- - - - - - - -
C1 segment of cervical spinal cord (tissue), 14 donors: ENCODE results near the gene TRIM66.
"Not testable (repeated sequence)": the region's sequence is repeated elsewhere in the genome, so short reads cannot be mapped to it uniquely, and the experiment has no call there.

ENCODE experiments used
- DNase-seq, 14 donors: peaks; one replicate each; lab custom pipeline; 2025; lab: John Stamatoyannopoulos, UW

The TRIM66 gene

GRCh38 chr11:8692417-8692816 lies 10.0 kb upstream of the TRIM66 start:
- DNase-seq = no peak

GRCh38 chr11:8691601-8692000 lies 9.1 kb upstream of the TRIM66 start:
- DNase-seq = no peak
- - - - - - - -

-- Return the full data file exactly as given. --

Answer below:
C1 segment of cervical spinal cord (tissue), 14 donors: ENCODE results near the gene TRIM66.
"Not testable (repeated sequence)": the region's sequence is repeated elsewhere in the genome, so short reads cannot be mapped to it uniquely, and the experiment has no call there.

ENCODE experiments used
- DNase-seq, 14 donors: peaks; one replicate each; lab custom pipeline; 2025; lab: John Stamatoyannopoulos, UW

The TRIM66 gene

GRCh38 chr11:8692417-8692816 lies 10.0 kb upstream of the TRIM66 start:
- DNase-seq = no peak

GRCh38 chr11:8691601-8692000 lies 9.1 kb upstream of the TRIM66 start:
- DNase-seq = no peak